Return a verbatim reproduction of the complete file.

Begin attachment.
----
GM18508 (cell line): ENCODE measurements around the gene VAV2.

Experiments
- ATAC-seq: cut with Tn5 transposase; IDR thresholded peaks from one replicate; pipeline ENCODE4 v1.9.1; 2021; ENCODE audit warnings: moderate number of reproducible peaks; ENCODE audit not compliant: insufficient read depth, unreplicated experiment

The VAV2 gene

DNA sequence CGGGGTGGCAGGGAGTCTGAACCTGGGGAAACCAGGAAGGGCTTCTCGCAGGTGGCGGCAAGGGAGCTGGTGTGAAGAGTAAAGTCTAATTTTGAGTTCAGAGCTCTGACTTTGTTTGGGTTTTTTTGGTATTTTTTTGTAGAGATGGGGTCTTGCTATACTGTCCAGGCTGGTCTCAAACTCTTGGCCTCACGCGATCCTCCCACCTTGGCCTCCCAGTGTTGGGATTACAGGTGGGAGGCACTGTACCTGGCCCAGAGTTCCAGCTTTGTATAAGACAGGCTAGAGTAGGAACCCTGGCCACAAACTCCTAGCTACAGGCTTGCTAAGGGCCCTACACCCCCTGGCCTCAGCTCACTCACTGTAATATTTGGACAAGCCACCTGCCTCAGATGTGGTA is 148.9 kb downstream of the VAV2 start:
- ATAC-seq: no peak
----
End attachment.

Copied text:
GM18508 (cell line): ENCODE measurements around the gene VAV2.

Experiments
- ATAC-seq: cut with Tn5 transposase; IDR thresholded peaks from one replicate; pipeline ENCODE4 v1.9.1; 2021; ENCODE audit warnings: moderate number of reproducible peaks; ENCODE audit not compliant: insufficient read depth, unreplicated experiment

The VAV2 gene

DNA sequence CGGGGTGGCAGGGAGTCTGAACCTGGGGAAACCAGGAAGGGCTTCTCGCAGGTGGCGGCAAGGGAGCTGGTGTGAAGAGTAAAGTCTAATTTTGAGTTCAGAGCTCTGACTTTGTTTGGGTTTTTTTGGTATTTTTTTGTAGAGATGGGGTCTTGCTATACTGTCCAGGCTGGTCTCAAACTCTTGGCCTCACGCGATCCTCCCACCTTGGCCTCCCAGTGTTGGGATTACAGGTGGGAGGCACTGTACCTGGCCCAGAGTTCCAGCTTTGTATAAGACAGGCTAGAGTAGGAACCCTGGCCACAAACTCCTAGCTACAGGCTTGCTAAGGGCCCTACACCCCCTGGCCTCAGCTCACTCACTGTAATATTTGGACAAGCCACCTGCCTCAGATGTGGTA is 148.9 kb downstream of the VAV2 start:
- ATAC-seq: no peak